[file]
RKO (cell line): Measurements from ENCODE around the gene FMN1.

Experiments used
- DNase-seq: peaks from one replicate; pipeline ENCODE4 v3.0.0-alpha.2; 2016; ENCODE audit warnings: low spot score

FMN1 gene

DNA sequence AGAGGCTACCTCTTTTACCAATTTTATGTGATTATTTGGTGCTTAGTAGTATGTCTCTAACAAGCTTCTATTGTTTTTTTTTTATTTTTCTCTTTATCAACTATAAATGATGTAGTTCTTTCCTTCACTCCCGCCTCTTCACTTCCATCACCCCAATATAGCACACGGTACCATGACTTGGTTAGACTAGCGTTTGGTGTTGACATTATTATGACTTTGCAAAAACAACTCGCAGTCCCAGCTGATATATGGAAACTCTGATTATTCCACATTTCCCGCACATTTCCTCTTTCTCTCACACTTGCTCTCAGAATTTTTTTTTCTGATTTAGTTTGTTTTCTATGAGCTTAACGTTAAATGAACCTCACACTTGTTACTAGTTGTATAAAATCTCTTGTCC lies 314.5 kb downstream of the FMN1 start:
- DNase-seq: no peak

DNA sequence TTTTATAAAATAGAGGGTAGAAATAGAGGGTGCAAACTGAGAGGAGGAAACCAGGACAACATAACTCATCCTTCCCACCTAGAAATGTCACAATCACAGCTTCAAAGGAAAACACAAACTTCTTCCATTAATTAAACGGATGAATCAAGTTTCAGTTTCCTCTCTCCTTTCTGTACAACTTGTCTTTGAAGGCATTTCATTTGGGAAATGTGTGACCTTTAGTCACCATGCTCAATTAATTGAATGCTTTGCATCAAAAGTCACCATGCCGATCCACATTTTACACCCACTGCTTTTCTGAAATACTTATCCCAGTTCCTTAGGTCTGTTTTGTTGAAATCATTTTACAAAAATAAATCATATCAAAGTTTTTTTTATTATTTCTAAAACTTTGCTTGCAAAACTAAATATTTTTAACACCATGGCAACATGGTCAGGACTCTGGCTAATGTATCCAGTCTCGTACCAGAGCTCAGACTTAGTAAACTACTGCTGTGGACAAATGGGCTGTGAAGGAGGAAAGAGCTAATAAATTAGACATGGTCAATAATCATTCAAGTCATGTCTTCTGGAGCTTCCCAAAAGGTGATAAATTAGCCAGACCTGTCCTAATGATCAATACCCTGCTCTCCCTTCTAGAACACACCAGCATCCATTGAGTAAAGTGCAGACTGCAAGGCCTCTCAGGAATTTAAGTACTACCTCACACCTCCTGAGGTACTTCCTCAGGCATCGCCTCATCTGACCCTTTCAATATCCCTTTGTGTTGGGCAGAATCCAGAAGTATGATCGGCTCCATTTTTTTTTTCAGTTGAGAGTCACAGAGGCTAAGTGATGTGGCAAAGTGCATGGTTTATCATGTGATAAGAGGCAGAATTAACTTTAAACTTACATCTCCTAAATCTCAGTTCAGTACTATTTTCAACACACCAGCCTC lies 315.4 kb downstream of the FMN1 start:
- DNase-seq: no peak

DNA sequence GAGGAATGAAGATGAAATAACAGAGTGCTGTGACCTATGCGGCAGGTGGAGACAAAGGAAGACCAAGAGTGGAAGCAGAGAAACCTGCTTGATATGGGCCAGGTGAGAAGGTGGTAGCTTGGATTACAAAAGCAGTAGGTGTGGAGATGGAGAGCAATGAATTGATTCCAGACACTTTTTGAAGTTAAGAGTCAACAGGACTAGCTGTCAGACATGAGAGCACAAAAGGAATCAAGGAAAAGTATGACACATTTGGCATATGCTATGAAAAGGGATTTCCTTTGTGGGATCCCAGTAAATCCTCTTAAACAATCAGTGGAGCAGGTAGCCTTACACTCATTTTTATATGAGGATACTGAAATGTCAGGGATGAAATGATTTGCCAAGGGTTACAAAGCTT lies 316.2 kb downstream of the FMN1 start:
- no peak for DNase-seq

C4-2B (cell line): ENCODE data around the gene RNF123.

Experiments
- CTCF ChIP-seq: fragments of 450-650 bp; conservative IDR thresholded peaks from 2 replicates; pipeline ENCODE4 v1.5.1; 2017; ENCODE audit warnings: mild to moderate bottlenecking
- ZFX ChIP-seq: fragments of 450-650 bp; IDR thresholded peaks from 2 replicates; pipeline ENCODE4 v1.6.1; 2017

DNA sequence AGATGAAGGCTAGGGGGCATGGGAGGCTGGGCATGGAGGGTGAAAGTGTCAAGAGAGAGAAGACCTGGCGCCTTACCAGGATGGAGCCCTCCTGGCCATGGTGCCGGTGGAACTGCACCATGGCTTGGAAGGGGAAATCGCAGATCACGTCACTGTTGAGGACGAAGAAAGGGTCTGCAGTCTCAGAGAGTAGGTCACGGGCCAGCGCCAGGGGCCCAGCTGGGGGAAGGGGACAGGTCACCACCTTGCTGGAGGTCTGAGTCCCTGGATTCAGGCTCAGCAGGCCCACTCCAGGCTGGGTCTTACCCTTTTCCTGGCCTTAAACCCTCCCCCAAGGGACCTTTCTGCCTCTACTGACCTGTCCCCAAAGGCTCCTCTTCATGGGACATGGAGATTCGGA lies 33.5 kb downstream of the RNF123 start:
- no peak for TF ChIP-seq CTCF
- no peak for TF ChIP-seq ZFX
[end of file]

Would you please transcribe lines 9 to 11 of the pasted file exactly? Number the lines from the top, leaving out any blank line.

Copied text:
DNA sequence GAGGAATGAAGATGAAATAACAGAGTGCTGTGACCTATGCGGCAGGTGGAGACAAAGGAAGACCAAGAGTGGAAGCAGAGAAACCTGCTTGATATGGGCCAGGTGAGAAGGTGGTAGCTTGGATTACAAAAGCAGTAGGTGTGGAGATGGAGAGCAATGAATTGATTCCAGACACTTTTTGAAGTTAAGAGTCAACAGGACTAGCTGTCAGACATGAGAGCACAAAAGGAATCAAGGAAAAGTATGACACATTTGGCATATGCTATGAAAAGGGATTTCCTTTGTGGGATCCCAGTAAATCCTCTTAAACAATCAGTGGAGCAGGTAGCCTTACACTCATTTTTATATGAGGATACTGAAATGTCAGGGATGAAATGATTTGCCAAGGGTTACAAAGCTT lies 316.2 kb downstream of the FMN1 start:
- no peak for DNase-seq

C4-2B (cell line): ENCODE data around the gene RNF123.